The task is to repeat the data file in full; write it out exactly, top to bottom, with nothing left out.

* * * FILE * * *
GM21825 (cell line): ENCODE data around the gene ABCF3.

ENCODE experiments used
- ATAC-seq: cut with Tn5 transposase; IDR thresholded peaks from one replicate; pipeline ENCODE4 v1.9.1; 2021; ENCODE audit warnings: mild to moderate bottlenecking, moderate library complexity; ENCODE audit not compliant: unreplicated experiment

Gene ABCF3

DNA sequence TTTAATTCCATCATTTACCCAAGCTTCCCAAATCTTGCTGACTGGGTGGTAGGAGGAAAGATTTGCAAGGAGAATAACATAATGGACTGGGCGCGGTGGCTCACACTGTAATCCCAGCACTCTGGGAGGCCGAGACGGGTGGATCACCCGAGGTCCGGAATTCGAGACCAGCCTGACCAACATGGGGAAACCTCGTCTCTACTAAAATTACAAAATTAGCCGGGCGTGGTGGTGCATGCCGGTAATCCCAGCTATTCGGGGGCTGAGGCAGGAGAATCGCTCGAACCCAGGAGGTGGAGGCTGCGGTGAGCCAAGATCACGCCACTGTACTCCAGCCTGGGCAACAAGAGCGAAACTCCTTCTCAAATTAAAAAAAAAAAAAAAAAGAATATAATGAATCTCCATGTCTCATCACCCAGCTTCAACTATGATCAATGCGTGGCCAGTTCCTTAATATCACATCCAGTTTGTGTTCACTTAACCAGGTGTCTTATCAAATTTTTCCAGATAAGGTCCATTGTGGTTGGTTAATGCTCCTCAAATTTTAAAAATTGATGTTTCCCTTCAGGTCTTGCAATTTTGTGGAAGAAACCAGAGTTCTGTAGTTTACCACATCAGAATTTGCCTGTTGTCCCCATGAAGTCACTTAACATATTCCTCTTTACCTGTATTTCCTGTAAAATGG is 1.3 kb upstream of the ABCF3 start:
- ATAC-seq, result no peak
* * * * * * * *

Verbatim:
GM21825 (cell line): ENCODE data around the gene ABCF3.

ENCODE experiments used
- ATAC-seq: cut with Tn5 transposase; IDR thresholded peaks from one replicate; pipeline ENCODE4 v1.9.1; 2021; ENCODE audit warnings: mild to moderate bottlenecking, moderate library complexity; ENCODE audit not compliant: unreplicated experiment

Gene ABCF3

DNA sequence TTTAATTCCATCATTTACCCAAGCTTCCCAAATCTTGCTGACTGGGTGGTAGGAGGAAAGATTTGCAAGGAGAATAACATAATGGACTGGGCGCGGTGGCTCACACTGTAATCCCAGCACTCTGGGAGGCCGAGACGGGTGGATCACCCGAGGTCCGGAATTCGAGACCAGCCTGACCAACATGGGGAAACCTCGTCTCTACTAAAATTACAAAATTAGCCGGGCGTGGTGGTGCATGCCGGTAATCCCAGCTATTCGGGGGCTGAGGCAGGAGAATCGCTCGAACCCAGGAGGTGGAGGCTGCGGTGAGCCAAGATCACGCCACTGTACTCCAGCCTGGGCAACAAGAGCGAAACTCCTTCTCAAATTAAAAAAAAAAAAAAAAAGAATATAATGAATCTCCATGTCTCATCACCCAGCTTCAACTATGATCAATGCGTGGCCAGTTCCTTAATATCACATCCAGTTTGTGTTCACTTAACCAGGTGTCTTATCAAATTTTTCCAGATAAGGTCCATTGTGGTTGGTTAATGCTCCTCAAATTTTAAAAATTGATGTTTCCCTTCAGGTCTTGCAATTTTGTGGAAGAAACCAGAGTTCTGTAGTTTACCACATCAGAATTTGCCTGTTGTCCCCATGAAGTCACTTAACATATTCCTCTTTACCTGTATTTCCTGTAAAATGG is 1.3 kb upstream of the ABCF3 start:
- ATAC-seq, result no peak